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Expand chart
Data: Tariffs Hurt the Heartland; Chart: Andrew Witherspoon/Axios

While news that President Trump plans to postpone the latest round of tariffs on $250 billion worth of Chinese imports for 2 weeks will likely soothe the market, his tariffs have already done a number on the U.S. economy.

Why it matters: "The data speaks for itself," Torsten Slok, chief economist at Deutsche Bank Securities, says in a note to clients. "The trade war is having a serious negative impact on the U.S. economy."

  • Slok's note includes data from recent months detailing clear downturns in several areas, including: fixed investment and capital expenditures, CEO and business confidence, the percentage of firms planning to hire, consumer goods spending, job openings, and average hours worked, among others.

Threat level: The trade war with China has already reduced U.S. employment by 300,000 jobs, compared with likely employment levels absent the trade war, Moody’s Analytics estimates.

  • That number will rise to about 450,000 by the end of the year if there's no change in policy and could top 900,000 by the end of 2020, the firm’s chief economist, Mark Zandi, told Yahoo Finance's Rick Newman.

The big picture: The most damaging part of a trade war is not the tariffs, but the costs associated with the uncertainty it creates. However, the tariffs themselves also are making a dent.

  • The total amount of tariffs paid to the U.S. Treasury has skyrocketed because not only have the tariffs increased, both U.S. and Chinese companies are scrambling to ship more goods to get out in front of further tariff increases.
  • That has pushed the total U.S. importers paid for tariffs to an all-time high of $6.8 billion in July alone, according to data from Tariffs Hurt the Heartland, an alliance of trade groups opposing the measures.

Between the lines: Trump’s tariff policy has reduced the economic benefits from programs like tax cuts and deregulation that had a positive effect on the economy, David G. Tuerck and William Burke write in a recent paperfrom the National Foundation for American Policy.

  • They estimate tariffs will cost U.S. households $2,000 each by next year.
  • They also note that the positive impact of deregulation has been cut by 29% because of the tariffs, "and the additional anticipated tariffs on Chinese imports will eliminate all remaining economic gains from the administration’s deregulation actions."

The bottom line: Some have argued that because manufacturing and trade are such small pieces of the U.S. economy the trade war would have a negligible impact. But it's no longer just the manufacturing sector that's hurting as a result of the trade war — harm is now being inflicted and felt throughout the economy.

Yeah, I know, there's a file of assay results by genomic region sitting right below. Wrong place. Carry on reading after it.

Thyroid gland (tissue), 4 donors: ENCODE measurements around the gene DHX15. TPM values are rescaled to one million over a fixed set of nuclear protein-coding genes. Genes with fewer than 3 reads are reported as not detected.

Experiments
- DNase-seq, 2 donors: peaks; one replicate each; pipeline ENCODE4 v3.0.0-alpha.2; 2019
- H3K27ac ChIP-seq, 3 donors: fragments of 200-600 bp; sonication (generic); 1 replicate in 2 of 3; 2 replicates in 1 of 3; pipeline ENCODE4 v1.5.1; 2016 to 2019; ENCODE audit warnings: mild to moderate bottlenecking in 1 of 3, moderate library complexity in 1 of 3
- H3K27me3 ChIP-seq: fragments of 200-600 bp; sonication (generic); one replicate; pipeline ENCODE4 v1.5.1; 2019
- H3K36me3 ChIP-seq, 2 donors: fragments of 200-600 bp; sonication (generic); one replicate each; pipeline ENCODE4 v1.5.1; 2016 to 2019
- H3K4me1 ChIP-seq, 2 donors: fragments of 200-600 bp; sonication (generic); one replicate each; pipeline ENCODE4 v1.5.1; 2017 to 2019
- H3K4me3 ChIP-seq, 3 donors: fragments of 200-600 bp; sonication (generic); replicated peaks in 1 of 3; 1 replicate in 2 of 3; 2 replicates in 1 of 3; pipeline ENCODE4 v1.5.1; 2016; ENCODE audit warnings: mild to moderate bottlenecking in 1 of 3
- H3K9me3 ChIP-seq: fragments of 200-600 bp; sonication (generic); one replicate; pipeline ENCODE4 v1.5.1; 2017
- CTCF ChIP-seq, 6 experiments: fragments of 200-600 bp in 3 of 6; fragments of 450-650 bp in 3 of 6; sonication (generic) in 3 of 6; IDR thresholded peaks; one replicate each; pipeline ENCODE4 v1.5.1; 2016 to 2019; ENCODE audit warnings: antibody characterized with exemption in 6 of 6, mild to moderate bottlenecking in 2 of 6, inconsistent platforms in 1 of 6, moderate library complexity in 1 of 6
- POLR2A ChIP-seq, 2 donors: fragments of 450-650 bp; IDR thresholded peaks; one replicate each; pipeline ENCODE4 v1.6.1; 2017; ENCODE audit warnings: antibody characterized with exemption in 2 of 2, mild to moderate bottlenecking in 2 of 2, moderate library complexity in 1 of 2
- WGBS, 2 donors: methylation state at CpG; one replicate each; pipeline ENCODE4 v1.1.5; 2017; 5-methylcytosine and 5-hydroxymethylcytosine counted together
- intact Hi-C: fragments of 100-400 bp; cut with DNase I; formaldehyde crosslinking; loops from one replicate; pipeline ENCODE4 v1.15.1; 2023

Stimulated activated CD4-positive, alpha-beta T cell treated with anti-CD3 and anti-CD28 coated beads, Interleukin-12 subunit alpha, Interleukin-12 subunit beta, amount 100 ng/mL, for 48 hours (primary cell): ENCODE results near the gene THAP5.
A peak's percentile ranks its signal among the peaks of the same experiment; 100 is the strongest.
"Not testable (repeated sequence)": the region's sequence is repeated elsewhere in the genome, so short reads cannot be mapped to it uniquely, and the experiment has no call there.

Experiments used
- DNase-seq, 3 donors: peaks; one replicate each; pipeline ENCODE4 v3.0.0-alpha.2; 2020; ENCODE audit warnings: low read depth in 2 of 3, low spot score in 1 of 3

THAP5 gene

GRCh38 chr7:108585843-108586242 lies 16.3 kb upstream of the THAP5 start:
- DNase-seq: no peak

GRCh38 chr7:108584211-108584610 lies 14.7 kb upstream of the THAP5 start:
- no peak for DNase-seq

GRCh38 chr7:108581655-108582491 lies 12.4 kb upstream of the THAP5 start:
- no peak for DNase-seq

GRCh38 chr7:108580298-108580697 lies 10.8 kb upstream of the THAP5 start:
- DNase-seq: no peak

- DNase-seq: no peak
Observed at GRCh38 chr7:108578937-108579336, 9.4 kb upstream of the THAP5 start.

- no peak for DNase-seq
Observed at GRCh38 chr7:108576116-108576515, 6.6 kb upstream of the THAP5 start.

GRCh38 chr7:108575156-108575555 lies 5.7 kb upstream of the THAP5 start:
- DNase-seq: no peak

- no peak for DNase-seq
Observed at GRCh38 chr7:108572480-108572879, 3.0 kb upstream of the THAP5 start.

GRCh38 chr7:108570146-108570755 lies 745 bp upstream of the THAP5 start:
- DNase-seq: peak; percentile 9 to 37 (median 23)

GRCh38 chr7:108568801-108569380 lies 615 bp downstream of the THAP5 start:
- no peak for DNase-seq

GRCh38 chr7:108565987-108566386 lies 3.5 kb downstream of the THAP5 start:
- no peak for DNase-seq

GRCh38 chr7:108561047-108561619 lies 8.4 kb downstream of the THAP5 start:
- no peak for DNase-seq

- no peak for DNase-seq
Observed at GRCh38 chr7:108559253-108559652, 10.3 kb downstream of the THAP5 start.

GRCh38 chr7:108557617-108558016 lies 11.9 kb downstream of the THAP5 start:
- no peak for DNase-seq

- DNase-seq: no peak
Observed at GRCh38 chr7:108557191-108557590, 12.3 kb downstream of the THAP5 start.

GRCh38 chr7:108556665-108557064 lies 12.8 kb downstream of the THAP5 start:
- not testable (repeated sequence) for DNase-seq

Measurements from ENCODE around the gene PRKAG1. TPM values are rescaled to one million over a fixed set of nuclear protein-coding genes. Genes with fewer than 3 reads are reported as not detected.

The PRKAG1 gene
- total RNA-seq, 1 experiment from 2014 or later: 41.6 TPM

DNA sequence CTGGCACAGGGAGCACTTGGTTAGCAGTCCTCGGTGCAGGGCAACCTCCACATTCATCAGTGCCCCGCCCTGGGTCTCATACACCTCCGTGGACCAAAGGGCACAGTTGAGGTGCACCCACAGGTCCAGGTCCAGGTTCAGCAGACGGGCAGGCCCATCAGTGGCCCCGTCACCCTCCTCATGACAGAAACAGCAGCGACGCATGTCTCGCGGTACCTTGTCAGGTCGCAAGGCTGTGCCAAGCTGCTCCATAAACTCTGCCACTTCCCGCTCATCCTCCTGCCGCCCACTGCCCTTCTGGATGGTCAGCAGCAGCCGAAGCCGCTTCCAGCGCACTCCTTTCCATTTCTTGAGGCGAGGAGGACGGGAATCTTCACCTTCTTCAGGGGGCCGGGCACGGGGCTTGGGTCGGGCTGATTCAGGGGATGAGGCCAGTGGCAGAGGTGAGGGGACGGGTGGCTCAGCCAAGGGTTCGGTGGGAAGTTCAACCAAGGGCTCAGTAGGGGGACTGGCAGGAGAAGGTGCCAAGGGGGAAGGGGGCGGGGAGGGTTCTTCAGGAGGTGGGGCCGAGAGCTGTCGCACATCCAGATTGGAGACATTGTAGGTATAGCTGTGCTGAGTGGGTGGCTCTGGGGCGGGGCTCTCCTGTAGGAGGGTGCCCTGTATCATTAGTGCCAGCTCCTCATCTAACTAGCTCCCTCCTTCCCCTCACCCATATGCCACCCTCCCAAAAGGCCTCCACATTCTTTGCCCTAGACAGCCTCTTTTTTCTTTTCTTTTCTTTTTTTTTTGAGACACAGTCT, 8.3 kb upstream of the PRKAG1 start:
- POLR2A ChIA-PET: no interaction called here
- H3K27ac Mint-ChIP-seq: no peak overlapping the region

Go deeper: Trump delays tariff increases on Chinese goods ahead of trade talks

Go deeper

House passes sweeping election and anti-corruption bill

Photo: Win McNamee via Getty Images

The House voted 220-210Wednesday to pass Democrats' expansive election and anti-corruption bill.

Why it matters: Expanding voting access has been a top priority for Democrats for years, but the House passage of the For the People Act (H.R. 1) comes as states across the country consider legislation to rollback voting access in the aftermath of former President Trump's loss.

Updated 4 hours ago - Politics & Policy

House passes George Floyd Justice in Policing Act

Photo: Stephen Maturen via Getty Images

The House voted 220 to 212 on Wednesday evening to pass a policing bill named for George Floyd, the Black man whose death in Minneapolis last year led to nationwide protests against police brutality and racial injustice.

Why it matters: The legislation overhauls qualified immunity for police officers, bans chokeholds at the federal level, prohibits no-knock warrants in federal drug cases and outlaws racial profiling.

6 hours ago - Politics & Policy

Senate Republicans plan to exact pain before COVID relief vote

Sen. Ron Johnson. Photo: Stefani Reynolds/Bloomberg via Getty Images

Republicans are demanding a full, 600-page bill reading — and painful, multi-hour "vote-a-rama" — as Democrats forge ahead with their plan to pass President Biden's $1.9 trillion COVID-19 relief package.

Why it matters: The procedural war is aimed at forcing Democrats to defend several parts the GOP considers unnecessary and partisan. While the process won't substantially impact the final version of the mammoth bill, it'll provide plenty of ammunition for future campaign messaging.